The Winklevosses had been planning to appeal an April 11 ruling by a federal appeals court in San Francisco upholding the settlement, which that court called "quite favorable." But in a filing on Wednesday with that court, the Winklevosses said that after "careful consideration," they decided not to seek Supreme Court review," according to Reuters, adding, "The filing did not give a reason for the decision."

    For its part, Facebook said in a statement: "We've considered this case closed for a long time, and we're pleased to see the other party now agrees." Meanwhile, this week's filing clears the way for Facebook to seek the dismissal of a related lawsuit filed in Boston federal court, Reuters adds. Read the whole story...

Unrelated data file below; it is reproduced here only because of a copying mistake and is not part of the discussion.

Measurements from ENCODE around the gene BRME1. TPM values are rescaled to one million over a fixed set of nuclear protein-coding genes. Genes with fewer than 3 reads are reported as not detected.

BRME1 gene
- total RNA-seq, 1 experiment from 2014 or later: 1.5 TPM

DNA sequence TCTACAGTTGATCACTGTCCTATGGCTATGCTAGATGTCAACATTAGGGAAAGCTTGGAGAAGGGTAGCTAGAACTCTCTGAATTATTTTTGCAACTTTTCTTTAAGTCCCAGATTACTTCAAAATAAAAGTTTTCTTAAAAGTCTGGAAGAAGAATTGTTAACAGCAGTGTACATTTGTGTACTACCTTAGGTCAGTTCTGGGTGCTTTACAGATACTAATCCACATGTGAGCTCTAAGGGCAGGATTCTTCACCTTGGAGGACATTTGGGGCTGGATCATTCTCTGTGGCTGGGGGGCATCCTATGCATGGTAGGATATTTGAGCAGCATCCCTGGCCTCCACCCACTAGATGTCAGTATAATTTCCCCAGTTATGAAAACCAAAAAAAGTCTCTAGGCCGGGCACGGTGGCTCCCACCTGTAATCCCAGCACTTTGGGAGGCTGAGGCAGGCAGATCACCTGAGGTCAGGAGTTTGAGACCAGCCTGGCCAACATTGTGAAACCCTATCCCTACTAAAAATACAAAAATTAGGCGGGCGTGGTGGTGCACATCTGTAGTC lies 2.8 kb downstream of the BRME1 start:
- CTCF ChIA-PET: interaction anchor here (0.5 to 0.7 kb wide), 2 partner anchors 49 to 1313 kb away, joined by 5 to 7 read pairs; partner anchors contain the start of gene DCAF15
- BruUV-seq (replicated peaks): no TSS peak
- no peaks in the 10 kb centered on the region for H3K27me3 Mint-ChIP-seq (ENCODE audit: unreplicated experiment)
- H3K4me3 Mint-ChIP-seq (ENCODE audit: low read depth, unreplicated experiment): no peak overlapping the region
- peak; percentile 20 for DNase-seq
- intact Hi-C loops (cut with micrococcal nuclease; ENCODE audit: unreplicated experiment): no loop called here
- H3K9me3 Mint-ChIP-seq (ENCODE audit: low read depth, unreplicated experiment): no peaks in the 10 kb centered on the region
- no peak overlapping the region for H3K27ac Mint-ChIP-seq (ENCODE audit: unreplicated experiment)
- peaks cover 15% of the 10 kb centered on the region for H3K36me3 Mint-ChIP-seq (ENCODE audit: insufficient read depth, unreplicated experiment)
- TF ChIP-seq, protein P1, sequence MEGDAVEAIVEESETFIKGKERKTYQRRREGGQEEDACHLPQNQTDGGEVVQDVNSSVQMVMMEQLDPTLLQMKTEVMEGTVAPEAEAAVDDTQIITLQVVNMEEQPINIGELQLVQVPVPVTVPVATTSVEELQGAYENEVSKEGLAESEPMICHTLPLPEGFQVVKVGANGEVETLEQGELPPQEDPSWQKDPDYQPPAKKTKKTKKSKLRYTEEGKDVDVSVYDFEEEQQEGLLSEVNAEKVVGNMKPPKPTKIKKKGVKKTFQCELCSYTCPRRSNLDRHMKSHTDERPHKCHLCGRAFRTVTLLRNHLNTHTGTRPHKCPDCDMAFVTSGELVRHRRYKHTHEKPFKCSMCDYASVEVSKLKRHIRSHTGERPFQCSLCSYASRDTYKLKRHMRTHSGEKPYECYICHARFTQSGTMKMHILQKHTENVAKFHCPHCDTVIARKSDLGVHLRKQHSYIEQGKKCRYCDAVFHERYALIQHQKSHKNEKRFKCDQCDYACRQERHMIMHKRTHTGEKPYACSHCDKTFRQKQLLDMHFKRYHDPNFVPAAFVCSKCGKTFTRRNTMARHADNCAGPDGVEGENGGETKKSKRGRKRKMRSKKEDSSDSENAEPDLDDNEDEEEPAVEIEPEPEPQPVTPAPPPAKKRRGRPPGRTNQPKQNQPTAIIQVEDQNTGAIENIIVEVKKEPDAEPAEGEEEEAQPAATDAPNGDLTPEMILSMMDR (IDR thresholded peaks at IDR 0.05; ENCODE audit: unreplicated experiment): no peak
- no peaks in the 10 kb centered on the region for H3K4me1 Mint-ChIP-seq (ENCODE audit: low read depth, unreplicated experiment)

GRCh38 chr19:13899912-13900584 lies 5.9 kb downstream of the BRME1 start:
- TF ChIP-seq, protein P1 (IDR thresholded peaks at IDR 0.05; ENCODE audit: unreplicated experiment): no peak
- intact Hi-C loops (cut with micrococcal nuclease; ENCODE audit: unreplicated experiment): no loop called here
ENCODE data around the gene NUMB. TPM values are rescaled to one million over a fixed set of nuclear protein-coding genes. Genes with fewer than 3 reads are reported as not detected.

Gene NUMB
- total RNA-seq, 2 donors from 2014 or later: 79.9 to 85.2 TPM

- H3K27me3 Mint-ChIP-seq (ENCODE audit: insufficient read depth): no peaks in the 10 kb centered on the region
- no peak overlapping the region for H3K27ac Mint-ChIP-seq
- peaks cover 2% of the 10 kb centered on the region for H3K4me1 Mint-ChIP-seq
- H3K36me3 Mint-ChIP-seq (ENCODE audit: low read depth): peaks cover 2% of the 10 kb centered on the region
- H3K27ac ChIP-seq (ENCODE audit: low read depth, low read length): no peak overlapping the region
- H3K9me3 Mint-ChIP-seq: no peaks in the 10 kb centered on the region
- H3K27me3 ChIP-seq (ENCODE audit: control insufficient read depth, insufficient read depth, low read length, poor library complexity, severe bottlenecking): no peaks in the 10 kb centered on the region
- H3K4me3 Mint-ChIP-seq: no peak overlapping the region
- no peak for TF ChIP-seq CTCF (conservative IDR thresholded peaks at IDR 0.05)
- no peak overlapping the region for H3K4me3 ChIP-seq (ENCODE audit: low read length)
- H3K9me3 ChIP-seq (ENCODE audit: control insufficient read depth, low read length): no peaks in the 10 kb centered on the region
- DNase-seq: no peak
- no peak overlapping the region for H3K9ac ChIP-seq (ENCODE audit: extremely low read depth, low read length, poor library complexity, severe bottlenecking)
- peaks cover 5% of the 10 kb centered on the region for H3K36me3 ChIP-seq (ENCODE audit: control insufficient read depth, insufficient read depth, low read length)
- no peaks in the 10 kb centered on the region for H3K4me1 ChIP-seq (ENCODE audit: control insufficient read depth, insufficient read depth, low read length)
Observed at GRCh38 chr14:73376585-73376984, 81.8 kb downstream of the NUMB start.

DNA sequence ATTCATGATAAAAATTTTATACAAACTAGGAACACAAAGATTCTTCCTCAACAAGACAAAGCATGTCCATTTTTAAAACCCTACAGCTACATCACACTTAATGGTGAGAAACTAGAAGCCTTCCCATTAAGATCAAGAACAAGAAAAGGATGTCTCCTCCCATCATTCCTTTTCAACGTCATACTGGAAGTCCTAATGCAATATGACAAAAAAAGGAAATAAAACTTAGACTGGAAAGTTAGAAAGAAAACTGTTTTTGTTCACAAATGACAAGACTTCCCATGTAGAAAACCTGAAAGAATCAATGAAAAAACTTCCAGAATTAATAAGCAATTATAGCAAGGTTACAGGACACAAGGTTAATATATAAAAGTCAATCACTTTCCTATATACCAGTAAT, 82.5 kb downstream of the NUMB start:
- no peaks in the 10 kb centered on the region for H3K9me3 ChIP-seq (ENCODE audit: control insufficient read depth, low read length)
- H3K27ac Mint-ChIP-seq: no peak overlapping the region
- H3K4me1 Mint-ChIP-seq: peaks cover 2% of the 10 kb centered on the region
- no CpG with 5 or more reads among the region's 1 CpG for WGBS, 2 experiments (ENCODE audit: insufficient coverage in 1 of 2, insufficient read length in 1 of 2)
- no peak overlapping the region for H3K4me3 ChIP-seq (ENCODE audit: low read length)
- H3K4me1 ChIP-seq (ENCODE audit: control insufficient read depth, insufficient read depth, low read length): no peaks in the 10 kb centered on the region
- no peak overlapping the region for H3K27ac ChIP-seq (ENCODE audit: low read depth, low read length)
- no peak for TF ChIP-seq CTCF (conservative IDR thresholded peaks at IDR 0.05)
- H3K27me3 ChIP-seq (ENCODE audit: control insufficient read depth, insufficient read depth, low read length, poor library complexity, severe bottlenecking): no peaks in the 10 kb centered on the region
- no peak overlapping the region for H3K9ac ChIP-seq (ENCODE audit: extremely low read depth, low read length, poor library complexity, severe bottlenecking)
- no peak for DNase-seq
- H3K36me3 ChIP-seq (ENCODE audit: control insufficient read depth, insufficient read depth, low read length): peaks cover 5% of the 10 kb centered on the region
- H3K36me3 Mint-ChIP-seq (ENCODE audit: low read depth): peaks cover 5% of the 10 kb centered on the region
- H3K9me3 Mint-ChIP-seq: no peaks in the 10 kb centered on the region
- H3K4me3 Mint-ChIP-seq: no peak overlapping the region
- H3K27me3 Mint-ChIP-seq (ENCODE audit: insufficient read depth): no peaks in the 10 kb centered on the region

• Judge: Apple Should Share "Appstore" Name While it may result in a few confused consumers, it looks unlikely that Apple will get exclusive rights to the term "Appstore." After a hearing in Oakland, Calif., U.S. District Judge Phyllis Hamilton said this week that she is "probably" going to deny Apple claim because it hasn't actually demonstrated confusion among consumers, reports Bloomberg Businessweek. Specifically, Apple is trying to stop from using the term "Appstore" for a service selling programs for Android devices.

    Apple is arguing that it will be irreparably harmed because the value of its own App Store will be eroded as consumers confuse the two services. What's more, Apple claims to have spent hundreds of millions advertising the service since it was launched in 2008 and will suffer irreparable damage by associations with Amazon's Appstore service.